These Gawker Jurors Don’t Care That a Billionaire Funded Hulk Hogan’s Lawsuit

Two jurors say Peter Thiel’s involvement in financing revenge lawsuits wouldn’t have swayed their opinions in the case.

Billionaire Peter Thiel's History With Gawker

The outrage following last week’s revelation that Silicon Valley billionaire Peter Thiel had funded Hulk Hogan’s lawsuit against Gawker Media LLC wasn't just about a rich guy throwing his money around; it was about a rich guy secretly throwing his money around. The jurors who were deciding the case—and also, perhaps, Gawker’s capacity to fund its continued existence—were making their decision without a potentially important detail.

It turns out that the jurors wouldn’t have cared, anyway. At least, that is what two of them said when asked about Thiel’s involvement. In a conflict involving an aggrieved professional wrestler and a snarky gossip website, a plot twist involving a shadowy technology billionaire didn't seem that shocking.

“As far as I’m aware, the law does not say anything about how a case can or cannot be funded,” said Salina Stevens, one of the six jurors who ruled against Gawker in April. (She's right.) “The jury as a whole reached the verdict following what the law stated. We did not base our decision on personal feelings or emotions toward either side.” 

Stevens hadn’t heard of Thiel, a PayPal Inc. founder and early Facebook Inc. investor, until she was contacted by a reporter. She wasn’t offended that he might try to use a lawsuit to drive Gawker out of business. In her mind, the media- and celebrity-focused publisher broke the law, and not much else mattered.

Shane O’Neil, another one of the jurors, was similarly unmoved. “It wouldn’t have made any difference because it wouldn’t have changed the facts,” he said.  Like Stevens, O’Neil hadn’t heard Thiel’s name before the lawsuit started. He had picked up from recent news coverage that Thiel was after Gawker because it revealed his sexual orientation almost a decade ago.

It’s possible that a skilled litigator could have been more persuasive than the jurors think. After all, they’re speaking after they’ve already made up their minds. The defense may have been able make Hogan, whose real name is Terry Bollea, look bad if it grilled him on the stand about acting as Thiel’s surrogate. Maybe this would have swayed the jury in a way that discussions of lewd radio interviews wouldn’t have.

Convincing one jury might not have been enough, though. The wider threat in the model of vengeful litigation finance is that a person with enough resources could push a media company into oblivion, even without convincing a jury that his enemy had broken the law. All he has to do is keep bringing new lawsuits and draining the company’s bank account. It took several tries for Hogan's legal team to find a court receptive to its case.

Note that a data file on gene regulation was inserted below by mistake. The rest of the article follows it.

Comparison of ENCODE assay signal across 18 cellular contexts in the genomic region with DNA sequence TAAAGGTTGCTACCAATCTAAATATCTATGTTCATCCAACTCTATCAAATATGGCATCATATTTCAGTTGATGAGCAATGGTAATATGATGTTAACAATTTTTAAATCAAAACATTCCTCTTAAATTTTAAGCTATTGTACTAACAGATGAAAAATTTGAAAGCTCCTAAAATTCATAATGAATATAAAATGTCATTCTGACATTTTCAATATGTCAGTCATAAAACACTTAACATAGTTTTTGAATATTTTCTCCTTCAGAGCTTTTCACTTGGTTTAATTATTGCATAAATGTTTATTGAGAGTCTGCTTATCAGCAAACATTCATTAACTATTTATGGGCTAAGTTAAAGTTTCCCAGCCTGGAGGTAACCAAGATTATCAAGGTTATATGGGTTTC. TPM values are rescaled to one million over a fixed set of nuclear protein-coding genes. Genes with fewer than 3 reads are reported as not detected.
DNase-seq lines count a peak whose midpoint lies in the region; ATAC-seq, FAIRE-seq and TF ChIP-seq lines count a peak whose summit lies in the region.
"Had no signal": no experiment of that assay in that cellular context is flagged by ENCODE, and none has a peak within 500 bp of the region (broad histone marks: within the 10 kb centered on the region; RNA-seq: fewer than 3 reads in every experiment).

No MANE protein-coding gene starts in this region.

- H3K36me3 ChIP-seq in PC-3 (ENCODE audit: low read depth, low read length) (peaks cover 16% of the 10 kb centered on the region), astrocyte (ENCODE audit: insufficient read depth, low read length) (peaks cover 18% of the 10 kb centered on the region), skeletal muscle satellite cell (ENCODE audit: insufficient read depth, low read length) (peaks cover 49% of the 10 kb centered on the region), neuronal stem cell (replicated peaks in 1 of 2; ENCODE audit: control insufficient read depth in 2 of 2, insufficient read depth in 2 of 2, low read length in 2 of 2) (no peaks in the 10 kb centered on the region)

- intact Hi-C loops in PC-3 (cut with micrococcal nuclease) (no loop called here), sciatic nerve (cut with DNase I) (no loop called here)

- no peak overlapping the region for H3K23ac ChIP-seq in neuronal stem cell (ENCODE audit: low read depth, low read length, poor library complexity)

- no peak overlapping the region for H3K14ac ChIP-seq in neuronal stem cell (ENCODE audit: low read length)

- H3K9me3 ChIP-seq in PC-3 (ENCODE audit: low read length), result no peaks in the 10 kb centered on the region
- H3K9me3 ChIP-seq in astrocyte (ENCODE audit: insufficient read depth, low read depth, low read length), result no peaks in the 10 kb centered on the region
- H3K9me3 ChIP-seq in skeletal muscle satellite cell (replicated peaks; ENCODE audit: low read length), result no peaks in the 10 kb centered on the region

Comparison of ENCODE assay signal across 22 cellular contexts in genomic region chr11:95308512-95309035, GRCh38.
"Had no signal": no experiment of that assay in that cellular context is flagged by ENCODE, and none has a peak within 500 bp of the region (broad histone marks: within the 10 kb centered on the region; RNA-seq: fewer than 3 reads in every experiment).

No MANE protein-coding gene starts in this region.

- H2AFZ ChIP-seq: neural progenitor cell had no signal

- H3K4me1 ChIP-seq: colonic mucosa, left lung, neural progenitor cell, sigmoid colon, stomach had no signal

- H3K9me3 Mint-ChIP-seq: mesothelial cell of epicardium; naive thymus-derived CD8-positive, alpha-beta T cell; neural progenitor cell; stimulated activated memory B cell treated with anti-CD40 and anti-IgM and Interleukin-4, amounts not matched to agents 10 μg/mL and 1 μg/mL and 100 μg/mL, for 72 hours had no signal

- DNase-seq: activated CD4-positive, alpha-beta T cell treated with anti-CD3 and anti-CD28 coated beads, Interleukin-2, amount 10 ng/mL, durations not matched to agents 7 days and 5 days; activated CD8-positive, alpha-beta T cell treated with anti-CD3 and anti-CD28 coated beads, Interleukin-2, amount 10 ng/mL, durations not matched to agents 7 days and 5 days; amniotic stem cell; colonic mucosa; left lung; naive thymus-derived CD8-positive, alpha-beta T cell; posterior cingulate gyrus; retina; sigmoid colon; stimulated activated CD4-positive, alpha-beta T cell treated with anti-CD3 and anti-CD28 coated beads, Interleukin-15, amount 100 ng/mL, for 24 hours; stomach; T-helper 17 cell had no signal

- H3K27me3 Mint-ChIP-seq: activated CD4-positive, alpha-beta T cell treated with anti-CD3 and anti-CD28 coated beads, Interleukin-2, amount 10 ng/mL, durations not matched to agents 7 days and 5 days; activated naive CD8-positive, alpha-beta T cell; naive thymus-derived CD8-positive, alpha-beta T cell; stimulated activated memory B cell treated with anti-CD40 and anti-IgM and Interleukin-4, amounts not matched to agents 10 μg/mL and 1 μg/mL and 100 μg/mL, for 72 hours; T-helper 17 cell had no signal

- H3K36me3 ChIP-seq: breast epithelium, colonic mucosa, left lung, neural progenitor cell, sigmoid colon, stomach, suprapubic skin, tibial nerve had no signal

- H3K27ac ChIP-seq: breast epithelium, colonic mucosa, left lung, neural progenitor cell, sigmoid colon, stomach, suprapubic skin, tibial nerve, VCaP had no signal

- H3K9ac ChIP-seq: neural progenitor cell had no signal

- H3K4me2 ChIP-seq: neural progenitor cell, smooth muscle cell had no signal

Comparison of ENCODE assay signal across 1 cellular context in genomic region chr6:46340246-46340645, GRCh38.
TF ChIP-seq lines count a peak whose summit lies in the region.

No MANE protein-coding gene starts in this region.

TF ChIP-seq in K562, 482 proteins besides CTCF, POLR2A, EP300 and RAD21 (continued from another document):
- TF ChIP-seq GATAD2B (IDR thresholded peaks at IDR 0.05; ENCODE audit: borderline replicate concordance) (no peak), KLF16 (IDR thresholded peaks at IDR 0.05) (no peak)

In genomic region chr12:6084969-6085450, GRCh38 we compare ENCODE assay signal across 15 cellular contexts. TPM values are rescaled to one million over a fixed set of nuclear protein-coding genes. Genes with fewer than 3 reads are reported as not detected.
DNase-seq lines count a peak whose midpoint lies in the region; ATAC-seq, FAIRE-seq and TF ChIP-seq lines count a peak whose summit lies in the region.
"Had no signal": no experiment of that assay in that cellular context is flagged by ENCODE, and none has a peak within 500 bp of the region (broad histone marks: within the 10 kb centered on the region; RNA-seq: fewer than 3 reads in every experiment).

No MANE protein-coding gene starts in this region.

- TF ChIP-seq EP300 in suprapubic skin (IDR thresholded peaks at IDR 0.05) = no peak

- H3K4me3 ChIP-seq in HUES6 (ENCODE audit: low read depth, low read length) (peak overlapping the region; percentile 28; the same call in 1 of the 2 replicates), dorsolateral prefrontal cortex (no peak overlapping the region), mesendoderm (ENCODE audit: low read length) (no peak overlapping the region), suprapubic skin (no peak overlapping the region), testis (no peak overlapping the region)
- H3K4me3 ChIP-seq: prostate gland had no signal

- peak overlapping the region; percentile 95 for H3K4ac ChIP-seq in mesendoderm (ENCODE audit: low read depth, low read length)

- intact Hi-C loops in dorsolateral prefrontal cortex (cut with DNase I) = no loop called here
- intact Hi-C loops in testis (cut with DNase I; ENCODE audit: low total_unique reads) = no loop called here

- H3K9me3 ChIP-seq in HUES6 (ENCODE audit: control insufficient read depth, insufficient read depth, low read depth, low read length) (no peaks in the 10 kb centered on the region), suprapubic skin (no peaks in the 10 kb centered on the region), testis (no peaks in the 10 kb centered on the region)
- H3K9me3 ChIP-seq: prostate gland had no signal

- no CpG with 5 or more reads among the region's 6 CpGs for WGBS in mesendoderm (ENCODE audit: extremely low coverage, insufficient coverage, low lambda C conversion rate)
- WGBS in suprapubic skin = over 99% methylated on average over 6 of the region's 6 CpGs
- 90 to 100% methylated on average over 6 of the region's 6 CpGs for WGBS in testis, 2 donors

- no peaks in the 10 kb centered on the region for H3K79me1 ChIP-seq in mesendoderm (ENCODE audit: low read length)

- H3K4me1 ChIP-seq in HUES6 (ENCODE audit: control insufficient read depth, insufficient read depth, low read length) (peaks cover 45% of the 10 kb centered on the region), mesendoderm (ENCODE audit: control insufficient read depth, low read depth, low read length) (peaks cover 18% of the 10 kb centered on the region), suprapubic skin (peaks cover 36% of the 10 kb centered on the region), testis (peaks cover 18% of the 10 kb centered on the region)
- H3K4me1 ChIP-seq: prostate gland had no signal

Gawker depicts this legal fight—and other ones Thiel is funding—as a threat to freedom of speech. Practically the entire media industry has lined up behind Gawker, including Jeff Bezos, another tech billionaire and publisher of the Washington Post. Fusion writer Felix Salmon laid out the disaster scenario last week:

Gawker could continue to fight the Hogan case; it could even win that case outright, on appeal. But even if Hogan went away, Thiel would not. Thiel’s lawsuits would not end, and Thiel’s pockets are deeper than Denton’s. Gawker’s future is indeed grim: it can’t afford to fight an indefinite number of lawsuits, since fighting even frivolous suits is an expensive game.

Defending free speech, in other words, means taking Gawker's side. That's because it's impossible to write policy that disallows what Gawker does—in this case, publishing a video showing Bollea having sex with a friend’s wife—without also imperiling what the New York Times does. "I don’t really approve, but I also don’t see a way to stop it without endangering a lot of really important civic processes. So we’ll have to live with it,” wrote Megan McArdle on Bloomberg View. (She made an identical argument about rich people bankrolling revenge lawsuits.) 

But people like Stevens and O'Neil aren't media theorists.  A billionaire sugar daddy beating up on a poor media organization may not seem like a threat to the general public, which tends to take a dimmer view of the press than the press takes of itself.

Thiel's claim that his secret anti-Gawker campaign was a philanthropic venture was seen as offensive and absurd to many media professionals. But the people who sit on the juries that the Thiels of the world rely on for vengeance could very possibly have a different view. “If I had a social interest in something, and I wanted to donate money to that cause, I don’t see anything wrong with that,” O'Neil said. “In this case, Peter Thiel has an interest in making sure media companies don’t cross the line."

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